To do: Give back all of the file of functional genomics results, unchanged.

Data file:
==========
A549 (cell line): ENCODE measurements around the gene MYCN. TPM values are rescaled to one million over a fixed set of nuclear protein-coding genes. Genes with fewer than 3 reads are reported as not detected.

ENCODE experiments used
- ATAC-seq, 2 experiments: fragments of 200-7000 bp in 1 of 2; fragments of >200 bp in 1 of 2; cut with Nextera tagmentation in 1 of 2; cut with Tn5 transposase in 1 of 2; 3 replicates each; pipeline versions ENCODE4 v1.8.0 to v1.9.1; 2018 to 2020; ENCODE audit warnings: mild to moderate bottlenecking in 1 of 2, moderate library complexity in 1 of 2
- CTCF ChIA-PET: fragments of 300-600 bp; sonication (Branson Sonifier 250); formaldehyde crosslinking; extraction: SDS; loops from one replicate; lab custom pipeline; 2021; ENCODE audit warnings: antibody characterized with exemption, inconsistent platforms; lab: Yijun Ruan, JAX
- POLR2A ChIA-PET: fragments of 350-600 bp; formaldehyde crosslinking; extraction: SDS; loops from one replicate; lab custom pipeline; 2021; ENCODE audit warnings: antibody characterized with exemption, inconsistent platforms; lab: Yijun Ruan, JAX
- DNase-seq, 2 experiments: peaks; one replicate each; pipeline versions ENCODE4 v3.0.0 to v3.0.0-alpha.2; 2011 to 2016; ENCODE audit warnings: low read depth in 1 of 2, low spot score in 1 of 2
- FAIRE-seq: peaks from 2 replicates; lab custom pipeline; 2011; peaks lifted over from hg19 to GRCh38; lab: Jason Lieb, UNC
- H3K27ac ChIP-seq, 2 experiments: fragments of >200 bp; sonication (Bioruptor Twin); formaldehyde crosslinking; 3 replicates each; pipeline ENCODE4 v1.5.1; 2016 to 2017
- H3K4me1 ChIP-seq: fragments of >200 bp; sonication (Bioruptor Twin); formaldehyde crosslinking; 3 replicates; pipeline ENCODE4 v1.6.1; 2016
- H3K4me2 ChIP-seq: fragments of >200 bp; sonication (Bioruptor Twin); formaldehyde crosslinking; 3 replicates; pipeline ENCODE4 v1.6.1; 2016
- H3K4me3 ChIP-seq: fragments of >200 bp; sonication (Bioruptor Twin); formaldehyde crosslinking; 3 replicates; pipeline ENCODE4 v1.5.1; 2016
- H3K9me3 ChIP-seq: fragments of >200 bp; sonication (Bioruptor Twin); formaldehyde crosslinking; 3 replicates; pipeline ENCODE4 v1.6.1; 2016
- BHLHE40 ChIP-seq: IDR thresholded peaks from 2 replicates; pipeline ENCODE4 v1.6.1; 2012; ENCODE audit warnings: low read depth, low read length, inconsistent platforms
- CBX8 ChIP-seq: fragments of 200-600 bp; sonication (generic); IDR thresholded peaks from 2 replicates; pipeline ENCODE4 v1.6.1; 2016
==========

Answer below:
A549 (cell line): ENCODE measurements around the gene MYCN. TPM values are rescaled to one million over a fixed set of nuclear protein-coding genes. Genes with fewer than 3 reads are reported as not detected.

ENCODE experiments used
- ATAC-seq, 2 experiments: fragments of 200-7000 bp in 1 of 2; fragments of >200 bp in 1 of 2; cut with Nextera tagmentation in 1 of 2; cut with Tn5 transposase in 1 of 2; 3 replicates each; pipeline versions ENCODE4 v1.8.0 to v1.9.1; 2018 to 2020; ENCODE audit warnings: mild to moderate bottlenecking in 1 of 2, moderate library complexity in 1 of 2
- CTCF ChIA-PET: fragments of 300-600 bp; sonication (Branson Sonifier 250); formaldehyde crosslinking; extraction: SDS; loops from one replicate; lab custom pipeline; 2021; ENCODE audit warnings: antibody characterized with exemption, inconsistent platforms; lab: Yijun Ruan, JAX
- POLR2A ChIA-PET: fragments of 350-600 bp; formaldehyde crosslinking; extraction: SDS; loops from one replicate; lab custom pipeline; 2021; ENCODE audit warnings: antibody characterized with exemption, inconsistent platforms; lab: Yijun Ruan, JAX
- DNase-seq, 2 experiments: peaks; one replicate each; pipeline versions ENCODE4 v3.0.0 to v3.0.0-alpha.2; 2011 to 2016; ENCODE audit warnings: low read depth in 1 of 2, low spot score in 1 of 2
- FAIRE-seq: peaks from 2 replicates; lab custom pipeline; 2011; peaks lifted over from hg19 to GRCh38; lab: Jason Lieb, UNC
- H3K27ac ChIP-seq, 2 experiments: fragments of >200 bp; sonication (Bioruptor Twin); formaldehyde crosslinking; 3 replicates each; pipeline ENCODE4 v1.5.1; 2016 to 2017
- H3K4me1 ChIP-seq: fragments of >200 bp; sonication (Bioruptor Twin); formaldehyde crosslinking; 3 replicates; pipeline ENCODE4 v1.6.1; 2016
- H3K4me2 ChIP-seq: fragments of >200 bp; sonication (Bioruptor Twin); formaldehyde crosslinking; 3 replicates; pipeline ENCODE4 v1.6.1; 2016
- H3K4me3 ChIP-seq: fragments of >200 bp; sonication (Bioruptor Twin); formaldehyde crosslinking; 3 replicates; pipeline ENCODE4 v1.5.1; 2016
- H3K9me3 ChIP-seq: fragments of >200 bp; sonication (Bioruptor Twin); formaldehyde crosslinking; 3 replicates; pipeline ENCODE4 v1.6.1; 2016
- BHLHE40 ChIP-seq: IDR thresholded peaks from 2 replicates; pipeline ENCODE4 v1.6.1; 2012; ENCODE audit warnings: low read depth, low read length, inconsistent platforms
- CBX8 ChIP-seq: fragments of 200-600 bp; sonication (generic); IDR thresholded peaks from 2 replicates; pipeline ENCODE4 v1.6.1; 2016